We asked a bunch of economists what they would say if they were giving a commencement address this spring. Here's what they told us.
Planet Money posts about Jobs
Earlier this year, the percentage of Americans who are working or looking for work fell to its lowest level since 1979.
A broader measure of unemployment shows millions of Americans who are out of work or can't find a full-time job.
It's come to our attention that we've missed one of the biggest stories in our economy: The startling rise in the number of people on federal disability programs.
The story of federal disability programs — who goes on them, and why, and what happens after that — is, to a large extent, the story of the U.S. economy.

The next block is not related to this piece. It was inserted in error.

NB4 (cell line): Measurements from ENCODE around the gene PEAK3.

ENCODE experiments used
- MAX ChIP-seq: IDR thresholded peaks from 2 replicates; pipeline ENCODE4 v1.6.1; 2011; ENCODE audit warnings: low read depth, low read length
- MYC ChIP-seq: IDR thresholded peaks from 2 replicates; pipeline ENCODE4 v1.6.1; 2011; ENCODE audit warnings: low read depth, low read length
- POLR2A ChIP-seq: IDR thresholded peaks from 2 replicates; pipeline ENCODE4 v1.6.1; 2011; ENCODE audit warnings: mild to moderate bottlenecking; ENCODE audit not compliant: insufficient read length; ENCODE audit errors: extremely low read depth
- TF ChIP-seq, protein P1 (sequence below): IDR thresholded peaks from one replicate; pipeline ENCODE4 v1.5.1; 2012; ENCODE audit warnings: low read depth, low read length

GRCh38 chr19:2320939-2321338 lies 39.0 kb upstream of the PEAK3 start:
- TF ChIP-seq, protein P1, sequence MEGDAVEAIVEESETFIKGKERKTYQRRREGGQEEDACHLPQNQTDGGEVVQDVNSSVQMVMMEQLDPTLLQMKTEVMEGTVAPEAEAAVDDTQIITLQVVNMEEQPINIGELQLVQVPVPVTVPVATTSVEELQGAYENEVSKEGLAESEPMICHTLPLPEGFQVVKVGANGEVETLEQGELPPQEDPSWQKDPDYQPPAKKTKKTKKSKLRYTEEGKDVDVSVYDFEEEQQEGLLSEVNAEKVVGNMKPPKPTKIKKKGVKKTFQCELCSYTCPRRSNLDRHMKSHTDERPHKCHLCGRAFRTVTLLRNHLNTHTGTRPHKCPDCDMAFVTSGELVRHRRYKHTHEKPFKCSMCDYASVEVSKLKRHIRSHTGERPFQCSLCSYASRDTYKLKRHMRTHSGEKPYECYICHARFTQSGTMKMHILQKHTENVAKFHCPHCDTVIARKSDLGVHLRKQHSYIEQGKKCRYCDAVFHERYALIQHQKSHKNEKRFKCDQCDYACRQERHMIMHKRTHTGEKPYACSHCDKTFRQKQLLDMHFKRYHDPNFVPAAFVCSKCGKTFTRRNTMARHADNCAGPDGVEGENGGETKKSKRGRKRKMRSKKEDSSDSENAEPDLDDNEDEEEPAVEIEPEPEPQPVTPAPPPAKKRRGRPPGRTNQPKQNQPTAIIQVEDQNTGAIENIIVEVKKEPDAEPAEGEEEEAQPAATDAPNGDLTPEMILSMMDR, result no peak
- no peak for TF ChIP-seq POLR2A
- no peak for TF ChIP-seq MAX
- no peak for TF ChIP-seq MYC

Even in good economic times, new jobs are constantly being created and old jobs are constantly being destroyed.
America's still-awful job market, in two charts.
Women are paid less than men, even when they're doing the same jobs. Here's where the wage gap is smallest — and largest.
Nobody knows exactly how many jobs the economy added (or lost) last month. Here's how to make an educated guess.
Christie's estimates the chart will sell for $20,000 to $30,000.
Union membership is at a 97-year low. Will private-sector organized labor survive the 21st century?
See which jobs top the list — and which are less deadly than you might have thought.
As the financial crisis wanes, economists are shifting their attention toward a more subtle, possibly more upsetting crisis in the United States.
Thousands of workers have flooded into the town. But they're reluctant to call it home.